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A letter to London’s pigeons

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Dearest Pigeons,

I am writing with regards to the recent unpleasant experiences I have had with you and fellow members of your species.

If I may, allow me to begin by drawing your attention to the typical quirks of British behaviour, specifically the values of the Britons residing in London. The City of London is a cosmopolitan one, and – I like to believe – inclusive. Yet, I am sure none need reminding of the unspoken and unwritten conventions that regulate public behaviour. One need only think of journeys on the tube to know that London commuters favour minimal eye contact; exchanges between strangers rarely ever extend beyond “Hello, how are you? – Fine, and you? – Fine”, before both parties move on; and, unlike in the colder, northern recesses of the country*, Londoners are not over-friendly, and never too close.

Your kind, on the other hand, despite starting out more British (in this particular regard) than we ever were – flapping away as soon as a fellow human got a little close – have become so accustomed to our presence, that our behavioural norms concern you no more. No longer do the habits of Londoners influence you. Oblivious to our customs, it is as if you have lost all regard for our personal space, caring not for offending us with your total disregard for it.

Allow me to take this opportunity to remind you that, I, for one, value my personal space, and consider your ‘closeness’ to me an invasion of privacy. Swooping directly above me – flaunting your superior ability of independent flight – is tolerable,  but flapping your wings mere inches from my face is NOT okay, and trying to eat my sandwich with me is most definitely NOT okay.

On behalf of my fellow citizens, I request and implore you to adopt more British values, to learn from the way we interact with each other and implement your findings in your interactions with us. While I understand that societies and cultures are constantly transforming, and in fact, I encourage societal and behavioural advance, the changes as dramatic as the ones you are attempting to enforce take many generations before being accepted.

I would very much appreciate if the issues highlighted in this letter are considered seriously, allowing us to work together to foster a relationship of mutual respect and distance, benefiting both the humans and the pigeons of London.

I look forward to working with you, and thank you in advance for your cooperation.




*It’s called a joke, guys. I’m pretty much one of you; take no offence.


Who’s in the Library?

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I’ve spent a fair amount of time recently in unintentional observation of the creatures that often migrate to a particular book-filled place of silence at this time of year. Yes, I am talking about the university library, which draws students in their masses towards it when exams inevitably roll around.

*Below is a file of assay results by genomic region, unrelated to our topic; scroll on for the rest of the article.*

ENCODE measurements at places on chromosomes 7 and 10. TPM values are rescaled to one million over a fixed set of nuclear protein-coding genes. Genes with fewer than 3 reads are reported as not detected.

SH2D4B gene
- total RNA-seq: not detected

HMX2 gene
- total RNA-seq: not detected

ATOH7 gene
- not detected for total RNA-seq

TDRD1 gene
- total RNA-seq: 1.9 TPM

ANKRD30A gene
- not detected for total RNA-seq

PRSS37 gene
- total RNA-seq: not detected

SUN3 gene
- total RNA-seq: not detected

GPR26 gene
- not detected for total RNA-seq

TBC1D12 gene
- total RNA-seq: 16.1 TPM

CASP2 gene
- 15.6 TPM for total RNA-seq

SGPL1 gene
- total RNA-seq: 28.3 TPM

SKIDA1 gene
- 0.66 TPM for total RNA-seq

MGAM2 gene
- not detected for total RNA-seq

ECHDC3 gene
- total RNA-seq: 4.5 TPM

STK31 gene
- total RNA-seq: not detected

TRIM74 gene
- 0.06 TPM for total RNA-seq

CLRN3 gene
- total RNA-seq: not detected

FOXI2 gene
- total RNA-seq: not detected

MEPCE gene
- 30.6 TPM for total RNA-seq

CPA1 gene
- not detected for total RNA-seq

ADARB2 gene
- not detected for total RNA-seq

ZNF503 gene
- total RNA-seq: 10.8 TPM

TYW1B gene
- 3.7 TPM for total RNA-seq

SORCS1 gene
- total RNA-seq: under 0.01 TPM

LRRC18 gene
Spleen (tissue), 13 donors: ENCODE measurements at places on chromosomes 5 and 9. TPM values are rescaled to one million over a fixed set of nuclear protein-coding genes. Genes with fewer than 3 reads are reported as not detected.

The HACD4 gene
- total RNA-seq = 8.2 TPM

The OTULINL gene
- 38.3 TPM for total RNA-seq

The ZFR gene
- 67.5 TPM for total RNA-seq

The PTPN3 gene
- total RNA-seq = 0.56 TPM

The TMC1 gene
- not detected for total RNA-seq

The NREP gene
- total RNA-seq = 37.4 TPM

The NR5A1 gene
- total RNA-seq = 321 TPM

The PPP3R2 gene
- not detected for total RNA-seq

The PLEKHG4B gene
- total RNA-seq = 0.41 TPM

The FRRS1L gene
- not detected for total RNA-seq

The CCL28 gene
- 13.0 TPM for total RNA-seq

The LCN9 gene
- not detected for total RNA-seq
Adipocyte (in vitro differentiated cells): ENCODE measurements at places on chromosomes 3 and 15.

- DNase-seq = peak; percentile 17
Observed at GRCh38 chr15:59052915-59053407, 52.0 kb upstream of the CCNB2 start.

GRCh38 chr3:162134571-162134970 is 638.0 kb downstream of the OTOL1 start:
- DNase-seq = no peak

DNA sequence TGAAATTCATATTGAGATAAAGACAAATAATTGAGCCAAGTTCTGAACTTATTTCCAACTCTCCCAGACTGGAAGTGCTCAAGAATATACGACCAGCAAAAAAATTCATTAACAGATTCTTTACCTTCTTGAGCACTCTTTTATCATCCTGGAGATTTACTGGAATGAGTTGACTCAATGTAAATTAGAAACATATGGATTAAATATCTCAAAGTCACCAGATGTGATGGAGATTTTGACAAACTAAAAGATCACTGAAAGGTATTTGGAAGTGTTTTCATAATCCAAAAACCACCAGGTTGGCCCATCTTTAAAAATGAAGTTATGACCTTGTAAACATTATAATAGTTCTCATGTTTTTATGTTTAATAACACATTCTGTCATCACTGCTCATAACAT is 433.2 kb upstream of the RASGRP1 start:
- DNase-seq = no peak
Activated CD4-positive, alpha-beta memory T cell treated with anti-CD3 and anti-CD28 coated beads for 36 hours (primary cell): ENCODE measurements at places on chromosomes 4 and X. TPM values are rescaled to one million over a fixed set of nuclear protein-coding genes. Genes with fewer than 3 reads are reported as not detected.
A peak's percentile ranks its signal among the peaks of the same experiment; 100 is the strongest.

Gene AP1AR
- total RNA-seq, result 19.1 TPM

Below is a short list of the different types of library-goers I’ve encountered on my travels. Perhaps you will recognise a few; you may even spot yourself.

1. Organisational overload

This person will come in, set down their lever-arch file, books, pens, paper, highlighters, post-it notes, spare pens, hole-puncher, stapler, spare pens for the spare pens… you get the picture. Naturally, their file is colour-coordinated as if their life depends on it: dividers all down the length of the folder, those colourful sticky labels, and not a sheet out of place. By the time everything is arranged on their desk, it’s almost time for lunch.

2. ALL the technology

They walk in with headphones on, iPod in hand, sit down. An iPhone comes out of their pocket, and onto the desk. They fish out a charger from their bag, and pull out a MacBook Pro, its charger and an iPad. I don’t know what they might be eating for lunch, but my bet would be on apples.

3. The one who’s always there

My library isn’t open 24 hours like most university libraries. But there’s always that one person who, when you go in just as the library has opened, is already there, head-down, scribbling furiously. They don’t move the whole day: you  take your lunch break, come back, leave at the end of the day, and come back the next morning only to find them in the same position, in the exact same spot.

4. The one who’s never there

In total contrast to the one above, this person will come in, claim their place, and then immediately leave, having marked their territory.

5. The water drinker

There is nothing more to be said about this girl (yes, it’s gotta be a girl) except that she is taking gulps of water before and after taking gulps of water. Nothing else is getting done.

6. The noisy one

They stumble in oblivious to the rustle of their rustly jackets, drop their bag with a thud, and proceed to rustle as much as possible while taking off their rustly jackets. They plop into a squeaky chair, jiggle around in order to confirm whether it was a one-off squeak or actually a squeaky chair – it’s almost always the latter – thus leading them to get up and swap it for the one at the next desk. Of course, there will be much banging throughout this oh-so-reckless process, followed either by excessively violent keyboard-bashing, or paper ruffling, or both.

7.  The cluttered one